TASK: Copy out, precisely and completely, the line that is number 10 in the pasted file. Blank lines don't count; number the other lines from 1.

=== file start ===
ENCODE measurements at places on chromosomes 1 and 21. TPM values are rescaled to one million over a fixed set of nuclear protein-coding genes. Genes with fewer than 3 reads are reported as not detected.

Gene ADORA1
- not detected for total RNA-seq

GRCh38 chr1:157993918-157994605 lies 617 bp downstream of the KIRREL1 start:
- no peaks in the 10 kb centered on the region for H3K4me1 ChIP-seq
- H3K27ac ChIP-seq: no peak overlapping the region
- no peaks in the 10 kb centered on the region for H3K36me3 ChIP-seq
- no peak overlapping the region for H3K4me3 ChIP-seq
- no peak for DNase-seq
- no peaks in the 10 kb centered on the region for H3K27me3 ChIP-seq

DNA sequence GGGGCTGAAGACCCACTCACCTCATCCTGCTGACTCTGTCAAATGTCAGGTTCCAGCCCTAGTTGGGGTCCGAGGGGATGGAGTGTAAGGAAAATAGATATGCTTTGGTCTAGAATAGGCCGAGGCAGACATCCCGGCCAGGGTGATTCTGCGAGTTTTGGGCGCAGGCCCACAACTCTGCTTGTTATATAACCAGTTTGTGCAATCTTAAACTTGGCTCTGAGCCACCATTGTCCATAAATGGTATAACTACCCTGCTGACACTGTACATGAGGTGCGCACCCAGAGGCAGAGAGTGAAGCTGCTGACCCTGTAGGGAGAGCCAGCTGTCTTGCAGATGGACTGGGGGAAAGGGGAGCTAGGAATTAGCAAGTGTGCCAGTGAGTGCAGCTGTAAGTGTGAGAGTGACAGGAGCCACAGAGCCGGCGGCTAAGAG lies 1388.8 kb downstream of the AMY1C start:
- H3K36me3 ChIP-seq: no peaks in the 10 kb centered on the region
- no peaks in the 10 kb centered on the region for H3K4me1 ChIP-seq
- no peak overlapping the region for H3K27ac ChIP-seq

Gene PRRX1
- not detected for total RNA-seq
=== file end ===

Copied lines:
- no peaks in the 10 kb centered on the region for H3K27me3 ChIP-seq